Angela Zinnai

Angela Zinnai

University of Pisa

Title: The kinetics of alcoholic fermentation in model solutions characterised by high sugar concentration: Different behaviour of two yeast strains


Angela Zinnai completed his 1st Ph.D at the age of 25 years from the Scuola Superiore Sant'Anna, Pisa. She is an associate professor of Food technology of Pisa University. In 2008, she received a “Special Mention” at “Montana Premium” for Food Science Research (with her colleague Venturi F.). She published more than 80 papers in journals or volumes and serving as a referee for research projects and papers. She was an author in an Original Patent of Pisa University (RM2010A000617) and a scientific responsibles for another (PT2008A000006) that received a “Special mention of the Jury” at 24° SIMEI (22-24/11/2011).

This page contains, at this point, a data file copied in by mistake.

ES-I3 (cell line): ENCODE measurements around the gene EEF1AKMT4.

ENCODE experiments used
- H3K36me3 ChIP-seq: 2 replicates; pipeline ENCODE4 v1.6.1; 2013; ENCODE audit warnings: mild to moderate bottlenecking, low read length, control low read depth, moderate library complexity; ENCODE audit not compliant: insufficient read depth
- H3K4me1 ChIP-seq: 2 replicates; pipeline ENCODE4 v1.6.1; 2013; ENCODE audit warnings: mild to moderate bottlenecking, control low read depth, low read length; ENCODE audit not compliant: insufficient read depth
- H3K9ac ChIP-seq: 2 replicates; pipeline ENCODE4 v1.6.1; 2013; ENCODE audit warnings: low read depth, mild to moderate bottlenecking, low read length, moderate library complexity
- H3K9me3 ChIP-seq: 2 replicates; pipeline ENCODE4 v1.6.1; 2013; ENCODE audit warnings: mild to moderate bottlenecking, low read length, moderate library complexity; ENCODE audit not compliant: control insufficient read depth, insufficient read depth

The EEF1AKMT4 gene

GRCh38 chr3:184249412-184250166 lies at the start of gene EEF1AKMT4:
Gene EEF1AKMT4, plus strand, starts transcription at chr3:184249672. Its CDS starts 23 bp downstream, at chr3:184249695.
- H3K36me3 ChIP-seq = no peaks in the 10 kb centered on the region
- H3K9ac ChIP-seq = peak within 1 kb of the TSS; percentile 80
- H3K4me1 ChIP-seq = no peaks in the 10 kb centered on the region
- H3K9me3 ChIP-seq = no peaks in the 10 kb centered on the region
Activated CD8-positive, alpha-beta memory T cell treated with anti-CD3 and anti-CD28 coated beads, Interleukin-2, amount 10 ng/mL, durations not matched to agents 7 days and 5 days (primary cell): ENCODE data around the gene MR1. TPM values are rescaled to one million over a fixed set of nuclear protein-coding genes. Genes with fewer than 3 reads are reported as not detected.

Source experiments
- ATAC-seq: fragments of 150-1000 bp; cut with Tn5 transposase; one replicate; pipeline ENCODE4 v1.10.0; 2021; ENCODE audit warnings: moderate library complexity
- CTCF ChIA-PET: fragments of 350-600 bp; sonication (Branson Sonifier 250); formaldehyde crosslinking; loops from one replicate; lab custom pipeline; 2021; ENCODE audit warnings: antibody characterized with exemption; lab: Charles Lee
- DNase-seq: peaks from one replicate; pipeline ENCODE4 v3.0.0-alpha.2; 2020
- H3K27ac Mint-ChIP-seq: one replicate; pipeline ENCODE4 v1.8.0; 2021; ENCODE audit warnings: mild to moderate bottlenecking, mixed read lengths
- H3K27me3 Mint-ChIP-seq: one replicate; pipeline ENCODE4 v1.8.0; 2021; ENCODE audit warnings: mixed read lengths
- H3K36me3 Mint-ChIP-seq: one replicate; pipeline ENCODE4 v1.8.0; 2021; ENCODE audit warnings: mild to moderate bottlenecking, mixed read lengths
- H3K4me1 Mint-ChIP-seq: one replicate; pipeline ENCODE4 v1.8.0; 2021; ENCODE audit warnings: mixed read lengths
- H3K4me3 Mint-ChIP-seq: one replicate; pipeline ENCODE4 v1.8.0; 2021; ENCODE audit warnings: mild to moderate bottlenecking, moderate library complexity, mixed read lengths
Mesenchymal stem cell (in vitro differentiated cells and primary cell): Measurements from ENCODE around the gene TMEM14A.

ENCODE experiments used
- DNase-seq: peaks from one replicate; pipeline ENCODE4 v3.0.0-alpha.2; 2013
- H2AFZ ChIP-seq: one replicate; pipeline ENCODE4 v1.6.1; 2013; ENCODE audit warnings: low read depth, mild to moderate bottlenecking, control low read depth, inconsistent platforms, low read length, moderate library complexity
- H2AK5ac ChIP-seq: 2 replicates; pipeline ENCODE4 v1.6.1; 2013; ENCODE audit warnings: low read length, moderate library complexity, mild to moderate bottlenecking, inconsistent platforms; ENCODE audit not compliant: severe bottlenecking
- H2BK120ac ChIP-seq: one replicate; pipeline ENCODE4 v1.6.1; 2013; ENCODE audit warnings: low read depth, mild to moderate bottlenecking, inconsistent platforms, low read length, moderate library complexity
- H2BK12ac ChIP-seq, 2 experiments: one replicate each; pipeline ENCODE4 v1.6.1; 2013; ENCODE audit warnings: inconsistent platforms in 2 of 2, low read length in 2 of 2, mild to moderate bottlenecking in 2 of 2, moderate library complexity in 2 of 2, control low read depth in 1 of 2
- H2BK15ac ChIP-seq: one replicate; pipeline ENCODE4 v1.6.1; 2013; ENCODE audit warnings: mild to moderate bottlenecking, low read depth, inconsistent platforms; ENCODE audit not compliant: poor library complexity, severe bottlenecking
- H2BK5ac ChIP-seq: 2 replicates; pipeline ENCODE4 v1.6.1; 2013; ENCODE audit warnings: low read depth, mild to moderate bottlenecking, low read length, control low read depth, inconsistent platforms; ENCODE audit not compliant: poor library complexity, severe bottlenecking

Over the last two decades, the vines in Italy often produce grapes with greater concentrations of phenols and aromatic compounds and greater potential wine quality but even with very high sugar concentrations. As a consequence, the musts obtained are more difficult to process because of the risk of stuck of fermentation, particularly in the warmest region. With the aim of describing the sugars bioconversion during alcoholic fermentation, the time evolution of different initial concentrations of D-glucose and D-fructose, dissolved in a model solution simulating a must (citrate buffer at pH = 3.4 inoculated by two yeast strains: S. cerevisiae (strain C) and S. bayanus (strain B), have been investigated in the presence or not of ethanol. The concentrations of both the substrates and the products of the sugars conversions, as well as the number of viable cells of yeasts, were determined as a function of the alcoholic fermentation time and the related kinetics constants determined. The enzymatic transformation of D-fructose seems to be more sensitive to ethanol accumulation than D-glucose even if there are reliable differences between two strains. If the reaction medium contained high concentrations of both glucose and fructose ( 300 g/L), the strains showed significant different fermentative ability. Moreover, in these conditions a stuck of fermentation occurred: the remaining sugar was mainly fructose but its concentration changed remarkably with the yeast strain. If the reaction medium contained only glucose as substrate, the strain C seemed more efficient while the kinetics behaviour changed in presence of only fructose.

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